|image from icanread|
5 hours into a marathon feeding session and I am practically in tears; how will I ever satisfy this child with what I have? Oskar and I have been at it since 10 PM and the clock ticks dangerously close to 3 AM and yet he won't sleep, all he wants to do is eat and be held, and this parent of 3 is at her breaking point. As I feel the panic rise within me I realize that this is exactly why there is formula, why we have an alternative when we feed our babies, and so I calm myself down, take a deep breath and try to push the guilt away. Sure, this is not ideal, it certainly is not the natural parenting I had envisioned, but right now Oskar is screaming bloody murder and I need to stop the guilt, get with the program and get over myself. Having twins means making a lot of changes, and sometimes realizing that my idea is not what is best at that time.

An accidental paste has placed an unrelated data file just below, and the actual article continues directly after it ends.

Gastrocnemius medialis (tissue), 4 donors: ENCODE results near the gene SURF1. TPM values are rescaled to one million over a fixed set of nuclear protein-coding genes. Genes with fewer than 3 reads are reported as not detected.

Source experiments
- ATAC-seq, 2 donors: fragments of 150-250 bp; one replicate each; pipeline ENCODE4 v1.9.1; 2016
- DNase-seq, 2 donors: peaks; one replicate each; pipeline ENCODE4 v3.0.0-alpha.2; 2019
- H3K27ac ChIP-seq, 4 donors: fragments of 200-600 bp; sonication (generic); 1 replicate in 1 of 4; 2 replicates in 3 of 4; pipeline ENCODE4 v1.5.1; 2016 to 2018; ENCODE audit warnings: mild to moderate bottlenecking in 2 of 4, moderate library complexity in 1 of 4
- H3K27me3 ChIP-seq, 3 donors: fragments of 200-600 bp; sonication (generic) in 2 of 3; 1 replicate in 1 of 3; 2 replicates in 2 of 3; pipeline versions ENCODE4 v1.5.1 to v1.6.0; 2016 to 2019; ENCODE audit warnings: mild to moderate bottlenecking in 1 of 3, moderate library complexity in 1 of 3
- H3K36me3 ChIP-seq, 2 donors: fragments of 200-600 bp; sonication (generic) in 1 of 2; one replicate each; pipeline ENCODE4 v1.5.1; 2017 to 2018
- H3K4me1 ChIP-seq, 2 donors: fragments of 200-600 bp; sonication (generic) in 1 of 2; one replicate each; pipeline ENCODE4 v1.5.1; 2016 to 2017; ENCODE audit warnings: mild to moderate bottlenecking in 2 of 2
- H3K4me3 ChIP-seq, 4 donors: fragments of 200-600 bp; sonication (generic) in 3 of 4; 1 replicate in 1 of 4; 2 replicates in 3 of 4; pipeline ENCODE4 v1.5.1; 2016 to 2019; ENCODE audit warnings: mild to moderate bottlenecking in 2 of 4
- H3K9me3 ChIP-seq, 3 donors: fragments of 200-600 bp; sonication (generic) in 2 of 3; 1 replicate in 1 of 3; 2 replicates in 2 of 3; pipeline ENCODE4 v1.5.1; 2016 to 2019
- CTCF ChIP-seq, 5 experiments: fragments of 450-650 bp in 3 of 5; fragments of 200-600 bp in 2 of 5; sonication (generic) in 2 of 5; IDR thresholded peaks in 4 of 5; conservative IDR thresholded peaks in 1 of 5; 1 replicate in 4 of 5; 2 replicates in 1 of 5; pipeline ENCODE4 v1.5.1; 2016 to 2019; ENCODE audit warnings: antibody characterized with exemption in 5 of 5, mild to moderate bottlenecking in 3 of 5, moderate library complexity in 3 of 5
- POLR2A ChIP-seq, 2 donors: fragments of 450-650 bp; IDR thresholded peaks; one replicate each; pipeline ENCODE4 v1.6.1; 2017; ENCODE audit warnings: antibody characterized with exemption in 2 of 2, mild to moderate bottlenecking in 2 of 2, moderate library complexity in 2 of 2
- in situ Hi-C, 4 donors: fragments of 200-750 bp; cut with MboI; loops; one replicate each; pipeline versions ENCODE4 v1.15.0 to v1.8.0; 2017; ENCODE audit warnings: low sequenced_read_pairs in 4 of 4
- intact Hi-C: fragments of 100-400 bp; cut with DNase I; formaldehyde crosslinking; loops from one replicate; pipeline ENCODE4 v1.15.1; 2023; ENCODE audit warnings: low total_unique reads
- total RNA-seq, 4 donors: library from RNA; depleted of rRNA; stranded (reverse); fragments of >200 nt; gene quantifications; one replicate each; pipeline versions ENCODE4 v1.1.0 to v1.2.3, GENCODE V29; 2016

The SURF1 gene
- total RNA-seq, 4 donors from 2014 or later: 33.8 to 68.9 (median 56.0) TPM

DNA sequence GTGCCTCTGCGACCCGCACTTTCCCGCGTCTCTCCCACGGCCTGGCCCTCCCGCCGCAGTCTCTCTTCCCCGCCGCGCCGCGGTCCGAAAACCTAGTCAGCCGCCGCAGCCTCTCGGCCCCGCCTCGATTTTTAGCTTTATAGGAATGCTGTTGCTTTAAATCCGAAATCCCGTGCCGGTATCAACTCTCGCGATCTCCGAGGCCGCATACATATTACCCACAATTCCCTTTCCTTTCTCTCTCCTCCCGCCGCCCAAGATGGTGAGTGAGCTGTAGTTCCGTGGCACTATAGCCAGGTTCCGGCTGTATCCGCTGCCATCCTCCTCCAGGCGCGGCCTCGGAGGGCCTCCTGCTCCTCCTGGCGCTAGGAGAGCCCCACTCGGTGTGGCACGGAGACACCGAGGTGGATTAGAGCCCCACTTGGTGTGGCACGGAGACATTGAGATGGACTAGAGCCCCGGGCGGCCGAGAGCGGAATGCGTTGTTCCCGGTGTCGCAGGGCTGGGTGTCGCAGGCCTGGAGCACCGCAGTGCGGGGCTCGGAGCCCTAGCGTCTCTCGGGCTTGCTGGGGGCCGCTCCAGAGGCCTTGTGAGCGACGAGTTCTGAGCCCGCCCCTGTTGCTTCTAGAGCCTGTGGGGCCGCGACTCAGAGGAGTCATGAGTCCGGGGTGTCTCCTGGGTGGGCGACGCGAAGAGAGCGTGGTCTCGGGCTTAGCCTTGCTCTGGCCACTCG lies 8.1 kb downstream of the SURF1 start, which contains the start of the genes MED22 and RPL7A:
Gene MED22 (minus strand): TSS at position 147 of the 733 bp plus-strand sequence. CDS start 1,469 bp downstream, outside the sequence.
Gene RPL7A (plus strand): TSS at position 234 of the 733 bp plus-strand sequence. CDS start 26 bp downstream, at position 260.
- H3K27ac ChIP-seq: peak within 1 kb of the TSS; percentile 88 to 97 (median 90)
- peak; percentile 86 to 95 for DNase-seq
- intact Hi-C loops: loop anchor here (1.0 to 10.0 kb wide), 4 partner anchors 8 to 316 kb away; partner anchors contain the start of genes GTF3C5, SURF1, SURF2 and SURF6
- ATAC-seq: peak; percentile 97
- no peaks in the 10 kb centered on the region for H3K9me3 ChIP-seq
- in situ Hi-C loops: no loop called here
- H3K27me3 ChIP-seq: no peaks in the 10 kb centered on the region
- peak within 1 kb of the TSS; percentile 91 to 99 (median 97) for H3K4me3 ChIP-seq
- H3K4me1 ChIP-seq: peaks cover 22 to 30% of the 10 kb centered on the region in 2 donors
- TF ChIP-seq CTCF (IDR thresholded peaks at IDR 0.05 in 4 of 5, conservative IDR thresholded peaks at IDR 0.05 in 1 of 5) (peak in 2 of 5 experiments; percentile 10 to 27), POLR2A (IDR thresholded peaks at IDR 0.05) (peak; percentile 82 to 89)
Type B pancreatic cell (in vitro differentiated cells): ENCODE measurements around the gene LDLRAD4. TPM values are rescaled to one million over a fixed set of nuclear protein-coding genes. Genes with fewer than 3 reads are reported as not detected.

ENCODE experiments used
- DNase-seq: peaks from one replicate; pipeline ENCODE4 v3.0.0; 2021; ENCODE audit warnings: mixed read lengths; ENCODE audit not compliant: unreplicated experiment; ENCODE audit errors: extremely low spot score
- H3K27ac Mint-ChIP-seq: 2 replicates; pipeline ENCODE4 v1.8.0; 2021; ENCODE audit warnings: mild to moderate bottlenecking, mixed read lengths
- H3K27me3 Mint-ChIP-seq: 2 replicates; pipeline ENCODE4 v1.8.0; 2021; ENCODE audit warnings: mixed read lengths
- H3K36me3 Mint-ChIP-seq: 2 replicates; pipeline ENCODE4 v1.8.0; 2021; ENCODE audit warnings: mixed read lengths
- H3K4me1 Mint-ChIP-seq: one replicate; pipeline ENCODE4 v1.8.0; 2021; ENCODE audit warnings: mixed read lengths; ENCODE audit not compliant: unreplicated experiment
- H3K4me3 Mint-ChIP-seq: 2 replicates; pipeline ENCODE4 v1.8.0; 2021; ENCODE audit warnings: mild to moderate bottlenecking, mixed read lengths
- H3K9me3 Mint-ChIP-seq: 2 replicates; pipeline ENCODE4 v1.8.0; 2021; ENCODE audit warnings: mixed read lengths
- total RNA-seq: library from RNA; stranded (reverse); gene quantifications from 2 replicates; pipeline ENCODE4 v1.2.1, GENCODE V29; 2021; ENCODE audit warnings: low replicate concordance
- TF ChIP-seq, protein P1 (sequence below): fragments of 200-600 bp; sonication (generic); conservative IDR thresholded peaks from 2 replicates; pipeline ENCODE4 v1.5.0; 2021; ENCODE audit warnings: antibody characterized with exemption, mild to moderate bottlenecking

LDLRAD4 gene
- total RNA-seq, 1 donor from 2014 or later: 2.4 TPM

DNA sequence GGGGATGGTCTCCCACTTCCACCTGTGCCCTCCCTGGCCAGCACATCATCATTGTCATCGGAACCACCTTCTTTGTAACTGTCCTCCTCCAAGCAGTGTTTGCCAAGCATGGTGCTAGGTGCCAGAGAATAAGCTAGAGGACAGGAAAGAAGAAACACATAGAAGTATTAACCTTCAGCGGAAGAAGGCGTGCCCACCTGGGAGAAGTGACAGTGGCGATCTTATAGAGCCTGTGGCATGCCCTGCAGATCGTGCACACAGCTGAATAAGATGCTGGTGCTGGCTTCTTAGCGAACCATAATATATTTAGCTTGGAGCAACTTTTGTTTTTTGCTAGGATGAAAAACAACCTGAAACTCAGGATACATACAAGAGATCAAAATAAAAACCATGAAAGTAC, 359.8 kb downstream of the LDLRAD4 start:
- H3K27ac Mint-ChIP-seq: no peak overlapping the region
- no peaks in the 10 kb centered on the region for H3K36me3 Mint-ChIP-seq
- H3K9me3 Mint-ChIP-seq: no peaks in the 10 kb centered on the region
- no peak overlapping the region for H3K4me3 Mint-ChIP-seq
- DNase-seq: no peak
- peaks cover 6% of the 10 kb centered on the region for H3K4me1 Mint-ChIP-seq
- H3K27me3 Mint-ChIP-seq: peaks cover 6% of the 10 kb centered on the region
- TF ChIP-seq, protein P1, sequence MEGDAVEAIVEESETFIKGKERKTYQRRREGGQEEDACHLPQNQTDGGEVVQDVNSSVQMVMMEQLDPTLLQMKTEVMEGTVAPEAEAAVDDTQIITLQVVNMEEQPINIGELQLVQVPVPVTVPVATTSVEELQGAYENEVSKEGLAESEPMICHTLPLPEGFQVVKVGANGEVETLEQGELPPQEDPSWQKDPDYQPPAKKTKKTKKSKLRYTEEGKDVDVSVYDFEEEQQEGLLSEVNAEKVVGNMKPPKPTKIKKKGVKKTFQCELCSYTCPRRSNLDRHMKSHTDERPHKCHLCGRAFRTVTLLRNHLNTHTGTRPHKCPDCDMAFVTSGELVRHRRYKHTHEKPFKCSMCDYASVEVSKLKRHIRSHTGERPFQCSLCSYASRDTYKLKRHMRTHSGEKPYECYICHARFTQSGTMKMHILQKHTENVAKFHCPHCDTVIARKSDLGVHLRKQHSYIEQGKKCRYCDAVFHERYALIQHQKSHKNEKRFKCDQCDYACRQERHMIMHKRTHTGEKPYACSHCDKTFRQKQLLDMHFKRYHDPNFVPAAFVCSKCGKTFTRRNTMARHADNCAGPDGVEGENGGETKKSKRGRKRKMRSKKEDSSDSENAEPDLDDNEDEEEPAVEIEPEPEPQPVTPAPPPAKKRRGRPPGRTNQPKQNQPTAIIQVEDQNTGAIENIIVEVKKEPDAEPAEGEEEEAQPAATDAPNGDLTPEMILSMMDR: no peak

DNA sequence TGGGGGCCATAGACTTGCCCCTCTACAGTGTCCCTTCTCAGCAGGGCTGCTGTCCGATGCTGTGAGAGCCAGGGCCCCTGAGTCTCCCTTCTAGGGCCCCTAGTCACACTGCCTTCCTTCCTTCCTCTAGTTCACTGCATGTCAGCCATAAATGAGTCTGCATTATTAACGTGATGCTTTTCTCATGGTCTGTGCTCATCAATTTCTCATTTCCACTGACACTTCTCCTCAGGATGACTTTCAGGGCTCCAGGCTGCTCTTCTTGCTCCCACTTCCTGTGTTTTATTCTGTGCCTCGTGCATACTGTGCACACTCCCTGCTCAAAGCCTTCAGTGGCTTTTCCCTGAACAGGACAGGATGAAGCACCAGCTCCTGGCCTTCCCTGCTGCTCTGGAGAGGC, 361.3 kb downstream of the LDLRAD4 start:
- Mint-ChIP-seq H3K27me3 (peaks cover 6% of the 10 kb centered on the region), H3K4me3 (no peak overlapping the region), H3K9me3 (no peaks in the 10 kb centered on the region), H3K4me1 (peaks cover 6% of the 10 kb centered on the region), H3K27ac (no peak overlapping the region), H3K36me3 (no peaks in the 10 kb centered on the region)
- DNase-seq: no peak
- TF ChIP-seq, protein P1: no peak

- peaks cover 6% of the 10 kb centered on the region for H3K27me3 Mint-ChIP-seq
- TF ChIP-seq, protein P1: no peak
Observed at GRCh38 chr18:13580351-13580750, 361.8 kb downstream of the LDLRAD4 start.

As teachers, we need to sometimes let go of our own ideas as well. We need to realize that the program we have envisioned, trained for, and perhaps even used before, may not be the program that will work this year. The program that we have so loved, eagerly anticipated, may just not work with this group of kids. So letting go of our own foolish pride becomes priority number one. Letting go of what we thought would be the right thing to do becomes of utmost importance. Once we have let go, we can start to work on acceptance and figuring out where to go from here.
Sometimes our plans and our desires don't work the way we want them to. Sometimes we have to let go of what we thought would work, we have to let go of what we envisioned. That doesn't mean we are sacrificing ourselves or our ideals, but rather that we are working with the kids instead of forcing them into our idea of them. In the end, that is what great teaching is all about; working with the students you are given and not the students you had envisioned. So hey, it's ok to let go.